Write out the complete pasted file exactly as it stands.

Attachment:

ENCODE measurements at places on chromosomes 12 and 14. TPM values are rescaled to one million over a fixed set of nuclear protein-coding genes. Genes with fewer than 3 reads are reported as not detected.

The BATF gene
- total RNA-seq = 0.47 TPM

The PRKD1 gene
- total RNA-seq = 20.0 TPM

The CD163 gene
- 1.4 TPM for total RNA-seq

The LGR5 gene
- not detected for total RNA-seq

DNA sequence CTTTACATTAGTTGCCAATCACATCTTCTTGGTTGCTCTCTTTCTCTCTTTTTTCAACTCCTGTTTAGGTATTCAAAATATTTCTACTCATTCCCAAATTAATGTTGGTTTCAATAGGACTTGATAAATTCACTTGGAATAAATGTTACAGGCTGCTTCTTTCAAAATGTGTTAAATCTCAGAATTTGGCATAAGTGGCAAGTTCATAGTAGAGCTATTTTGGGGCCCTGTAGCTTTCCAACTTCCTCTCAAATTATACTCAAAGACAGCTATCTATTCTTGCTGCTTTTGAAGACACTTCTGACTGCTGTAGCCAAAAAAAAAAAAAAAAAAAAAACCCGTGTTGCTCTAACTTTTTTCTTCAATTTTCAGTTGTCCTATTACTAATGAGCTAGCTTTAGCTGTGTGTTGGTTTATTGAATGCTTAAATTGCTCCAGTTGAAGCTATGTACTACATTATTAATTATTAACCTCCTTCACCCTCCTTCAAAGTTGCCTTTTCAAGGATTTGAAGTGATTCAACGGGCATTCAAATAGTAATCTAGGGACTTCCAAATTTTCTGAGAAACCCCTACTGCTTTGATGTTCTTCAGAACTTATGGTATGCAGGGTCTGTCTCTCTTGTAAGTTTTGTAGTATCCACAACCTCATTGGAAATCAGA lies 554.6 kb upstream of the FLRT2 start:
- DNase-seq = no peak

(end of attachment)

ENCODE measurements at places on chromosomes 12 and 14. TPM values are rescaled to one million over a fixed set of nuclear protein-coding genes. Genes with fewer than 3 reads are reported as not detected.

The BATF gene
- total RNA-seq = 0.47 TPM

The PRKD1 gene
- total RNA-seq = 20.0 TPM

The CD163 gene
- 1.4 TPM for total RNA-seq

The LGR5 gene
- not detected for total RNA-seq

DNA sequence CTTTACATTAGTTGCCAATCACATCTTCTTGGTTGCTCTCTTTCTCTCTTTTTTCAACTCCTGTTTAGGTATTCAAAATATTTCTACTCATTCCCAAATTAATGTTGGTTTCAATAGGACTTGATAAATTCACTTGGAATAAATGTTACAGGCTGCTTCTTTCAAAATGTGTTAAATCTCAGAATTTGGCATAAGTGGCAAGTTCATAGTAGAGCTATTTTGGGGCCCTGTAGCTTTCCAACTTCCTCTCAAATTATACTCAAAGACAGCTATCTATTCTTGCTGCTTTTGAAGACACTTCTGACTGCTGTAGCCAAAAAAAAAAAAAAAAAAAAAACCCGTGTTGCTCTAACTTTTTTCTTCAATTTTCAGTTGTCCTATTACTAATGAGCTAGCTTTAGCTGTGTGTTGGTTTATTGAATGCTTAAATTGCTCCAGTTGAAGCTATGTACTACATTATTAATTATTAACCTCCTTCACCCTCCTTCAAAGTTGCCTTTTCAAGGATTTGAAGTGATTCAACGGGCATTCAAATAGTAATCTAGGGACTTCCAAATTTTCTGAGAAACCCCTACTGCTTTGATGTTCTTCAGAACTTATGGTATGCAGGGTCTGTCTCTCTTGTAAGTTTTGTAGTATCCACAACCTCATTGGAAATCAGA lies 554.6 kb upstream of the FLRT2 start:
- DNase-seq = no peak